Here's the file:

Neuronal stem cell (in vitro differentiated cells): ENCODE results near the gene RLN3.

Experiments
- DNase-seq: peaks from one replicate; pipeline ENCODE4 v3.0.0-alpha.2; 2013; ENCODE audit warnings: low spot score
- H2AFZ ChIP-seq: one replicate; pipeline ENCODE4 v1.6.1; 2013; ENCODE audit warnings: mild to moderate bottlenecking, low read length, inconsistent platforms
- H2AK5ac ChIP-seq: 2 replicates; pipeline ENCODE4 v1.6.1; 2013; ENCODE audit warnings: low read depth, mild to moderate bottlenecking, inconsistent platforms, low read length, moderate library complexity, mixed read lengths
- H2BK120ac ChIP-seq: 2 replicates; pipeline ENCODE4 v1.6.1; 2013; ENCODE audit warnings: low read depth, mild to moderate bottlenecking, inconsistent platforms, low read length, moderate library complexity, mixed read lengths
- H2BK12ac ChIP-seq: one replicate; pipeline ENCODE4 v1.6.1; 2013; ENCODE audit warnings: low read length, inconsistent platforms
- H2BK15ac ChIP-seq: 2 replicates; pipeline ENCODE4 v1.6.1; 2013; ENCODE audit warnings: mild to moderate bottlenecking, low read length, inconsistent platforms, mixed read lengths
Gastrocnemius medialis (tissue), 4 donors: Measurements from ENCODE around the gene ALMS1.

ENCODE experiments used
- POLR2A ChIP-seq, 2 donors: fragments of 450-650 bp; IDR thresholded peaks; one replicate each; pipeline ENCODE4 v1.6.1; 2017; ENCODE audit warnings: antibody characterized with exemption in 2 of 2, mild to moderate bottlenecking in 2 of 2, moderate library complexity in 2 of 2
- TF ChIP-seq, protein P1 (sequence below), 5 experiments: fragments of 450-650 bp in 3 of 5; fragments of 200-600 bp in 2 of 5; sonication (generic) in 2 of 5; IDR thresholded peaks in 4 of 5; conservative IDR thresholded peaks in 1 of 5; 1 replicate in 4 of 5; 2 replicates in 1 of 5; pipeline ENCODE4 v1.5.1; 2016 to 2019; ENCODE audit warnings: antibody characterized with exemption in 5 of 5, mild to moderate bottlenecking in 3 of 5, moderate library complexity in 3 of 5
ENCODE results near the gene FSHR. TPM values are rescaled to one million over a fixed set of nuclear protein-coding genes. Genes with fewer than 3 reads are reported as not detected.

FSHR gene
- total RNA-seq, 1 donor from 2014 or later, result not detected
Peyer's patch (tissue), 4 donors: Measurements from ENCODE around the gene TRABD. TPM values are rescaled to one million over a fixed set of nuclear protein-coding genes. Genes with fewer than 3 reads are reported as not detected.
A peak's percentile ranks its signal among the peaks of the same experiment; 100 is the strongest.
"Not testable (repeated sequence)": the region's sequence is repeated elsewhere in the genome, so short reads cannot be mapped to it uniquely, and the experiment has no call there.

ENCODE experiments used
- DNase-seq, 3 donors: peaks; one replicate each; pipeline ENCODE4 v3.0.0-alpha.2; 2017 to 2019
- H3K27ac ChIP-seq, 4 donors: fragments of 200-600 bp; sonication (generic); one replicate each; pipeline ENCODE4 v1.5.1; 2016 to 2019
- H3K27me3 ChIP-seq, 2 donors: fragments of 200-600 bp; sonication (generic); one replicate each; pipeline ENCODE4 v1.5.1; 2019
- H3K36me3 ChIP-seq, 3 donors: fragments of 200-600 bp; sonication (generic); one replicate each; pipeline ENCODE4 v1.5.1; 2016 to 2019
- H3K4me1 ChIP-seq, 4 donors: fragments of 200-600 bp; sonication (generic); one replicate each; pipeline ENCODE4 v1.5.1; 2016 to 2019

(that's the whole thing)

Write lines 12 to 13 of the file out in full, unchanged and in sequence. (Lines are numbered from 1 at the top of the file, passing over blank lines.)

- TF ChIP-seq, protein P1 (sequence below), 5 experiments: fragments of 450-650 bp in 3 of 5; fragments of 200-600 bp in 2 of 5; sonication (generic) in 2 of 5; IDR thresholded peaks in 4 of 5; conservative IDR thresholded peaks in 1 of 5; 1 replicate in 4 of 5; 2 replicates in 1 of 5; pipeline ENCODE4 v1.5.1; 2016 to 2019; ENCODE audit warnings: antibody characterized with exemption in 5 of 5, mild to moderate bottlenecking in 3 of 5, moderate library complexity in 3 of 5
ENCODE results near the gene FSHR. TPM values are rescaled to one million over a fixed set of nuclear protein-coding genes. Genes with fewer than 3 reads are reported as not detected.